- Farrell Evans, Golf
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Sheila Johnson doesn't own a handicap index or a sure command of the Rules of Golf or memberships at old-money country clubs.
But she is a businesswoman, a cable TV pioneer turned resort and sports team owner with a vision to make golf a better place for women, racial minorities and anybody who ever felt left out of the game.
In early February, the 63-year-old co-founder of Black Entertainment Television became the first African-American woman elected to the 15-member USGA executive committee.
There might not be a better person in America more suited than her to help the USGA grow the game. The Maywood, Ill., native is at once an outsider to this elite world and an insider as one of the most powerful women in golf. She is the CEO of the Salamander Hotels and Resorts, which includes the Grand Golf Resorts of Florida.
The accomplished violinist and former music teacher also has ownership stakes in Washington, D.C.'s NHL, NBA and WNBA franchises.
"We have so many groups, women and people of color who love golf, but aren't feeling included inside this bubble," Johnson said. "We need to start a whole p.r. marketing campaign to let people know that we want to be inclusive rather than exclusive.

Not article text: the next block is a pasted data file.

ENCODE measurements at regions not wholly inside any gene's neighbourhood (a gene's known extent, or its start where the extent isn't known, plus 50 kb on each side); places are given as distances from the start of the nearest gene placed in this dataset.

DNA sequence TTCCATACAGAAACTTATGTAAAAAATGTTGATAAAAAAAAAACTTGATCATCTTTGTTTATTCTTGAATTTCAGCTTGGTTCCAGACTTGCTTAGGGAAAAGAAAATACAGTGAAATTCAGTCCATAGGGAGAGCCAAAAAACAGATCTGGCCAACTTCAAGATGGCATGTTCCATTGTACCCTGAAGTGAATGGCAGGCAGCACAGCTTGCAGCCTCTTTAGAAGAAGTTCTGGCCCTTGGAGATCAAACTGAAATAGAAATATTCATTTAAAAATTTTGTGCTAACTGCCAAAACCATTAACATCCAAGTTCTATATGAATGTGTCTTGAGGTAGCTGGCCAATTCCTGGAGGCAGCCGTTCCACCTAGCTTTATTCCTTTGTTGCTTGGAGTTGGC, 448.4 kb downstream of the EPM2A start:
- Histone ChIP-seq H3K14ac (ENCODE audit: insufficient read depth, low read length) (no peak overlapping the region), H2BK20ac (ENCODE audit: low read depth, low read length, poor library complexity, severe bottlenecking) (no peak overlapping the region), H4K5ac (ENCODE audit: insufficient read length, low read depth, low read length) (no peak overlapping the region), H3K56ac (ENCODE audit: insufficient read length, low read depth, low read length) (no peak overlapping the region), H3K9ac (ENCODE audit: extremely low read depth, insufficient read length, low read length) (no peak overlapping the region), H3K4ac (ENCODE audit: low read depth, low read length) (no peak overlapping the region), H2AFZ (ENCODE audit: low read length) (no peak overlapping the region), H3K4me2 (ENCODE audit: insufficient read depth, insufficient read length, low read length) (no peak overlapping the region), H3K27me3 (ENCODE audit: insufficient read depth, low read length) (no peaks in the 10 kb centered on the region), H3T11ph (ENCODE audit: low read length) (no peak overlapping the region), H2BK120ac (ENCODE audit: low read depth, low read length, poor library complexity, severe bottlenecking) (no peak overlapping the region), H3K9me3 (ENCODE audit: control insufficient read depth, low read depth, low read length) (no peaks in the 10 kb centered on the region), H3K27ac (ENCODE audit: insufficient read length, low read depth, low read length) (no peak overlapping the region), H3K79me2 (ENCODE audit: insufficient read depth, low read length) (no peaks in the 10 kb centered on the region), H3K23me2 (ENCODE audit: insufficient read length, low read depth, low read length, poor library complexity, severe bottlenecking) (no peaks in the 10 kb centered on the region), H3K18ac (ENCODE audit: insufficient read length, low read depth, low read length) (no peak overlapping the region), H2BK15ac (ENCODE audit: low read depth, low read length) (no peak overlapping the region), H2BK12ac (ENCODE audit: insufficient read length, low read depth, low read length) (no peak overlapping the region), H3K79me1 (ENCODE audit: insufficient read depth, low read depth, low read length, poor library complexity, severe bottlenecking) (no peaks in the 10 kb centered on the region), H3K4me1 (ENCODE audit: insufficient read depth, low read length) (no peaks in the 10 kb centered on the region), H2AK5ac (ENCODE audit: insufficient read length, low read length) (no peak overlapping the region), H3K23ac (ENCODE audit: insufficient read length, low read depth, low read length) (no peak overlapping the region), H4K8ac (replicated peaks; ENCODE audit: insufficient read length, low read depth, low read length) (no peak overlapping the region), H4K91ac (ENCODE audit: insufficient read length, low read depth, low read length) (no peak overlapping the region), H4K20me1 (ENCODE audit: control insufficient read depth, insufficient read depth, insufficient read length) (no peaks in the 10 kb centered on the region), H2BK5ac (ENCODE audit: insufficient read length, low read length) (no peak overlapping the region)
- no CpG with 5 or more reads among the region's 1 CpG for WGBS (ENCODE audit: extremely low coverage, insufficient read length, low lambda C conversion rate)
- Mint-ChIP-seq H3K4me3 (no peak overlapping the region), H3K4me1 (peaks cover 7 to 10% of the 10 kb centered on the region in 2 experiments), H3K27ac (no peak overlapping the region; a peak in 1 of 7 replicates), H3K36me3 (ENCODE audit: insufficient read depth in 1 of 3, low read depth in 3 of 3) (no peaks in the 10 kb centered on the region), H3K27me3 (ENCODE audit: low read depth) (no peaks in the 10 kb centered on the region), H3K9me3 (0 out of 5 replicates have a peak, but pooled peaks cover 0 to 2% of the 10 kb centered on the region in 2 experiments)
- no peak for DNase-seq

"It's got to be talked about through the media, through the USGA, the PGA Tour and the PGA of America that we need more people of color on television other than Tiger. We need to see more people of color in the anchoring booth. We need to see more people of color in the galleries."
Johnson seemed destined for this new role from the moment she bought the Innisbrook Resort near Tampa, Fla., in 2007 for $35 million. At BET, she helped her ex-husband, Bob Johnson, leave an indelible mark on cable TV history by introducing an entire network targeted to African-Americans.
Now as the only black owner of a major golf resort in the U.S., she was poised to make this 72-hole facility a laboratory for her inclusive vision of the game.
One of her first major moves was selecting Rodney Green as director of golf. At the time Green was hired, he was the only black to lead a major resort and just one of 85 -- out of 27,000 -- black PGA of America members.
Johnson has also used Innisbrook to advance women in the game. She has hosted Futures Tour events and the LPGA Legends.
For Johnson, diversity makes good business sense. She believes it's the best option for the game and for her bottom line as a resort owner.
"At the Grand resorts, we have made it a lot more inclusive for all groups -- male, female, youth-oriented, woman and racial minorities," Johnson said. "We are open for business for everyone."
When she bought Innisbrook, she encountered a group of African-American players who told her that they had never felt welcome at the club.
"We have to start making people feel more comfortable about going to resorts, playing the game and going to tournaments," Johnson said. "Golf is now in a real transitional situation in the sense that rounds have gone down, and this is now the time to rethink the game in terms of how we are going to bring the recreational golfer back to resorts."
Johnson isn't the first person charged with this work by the USGA. In 1992, John Merchant, a prominent African-American lawyer from Fairfield, Conn. who briefly worked for Tiger Woods early in his career, was appointed to the executive committee.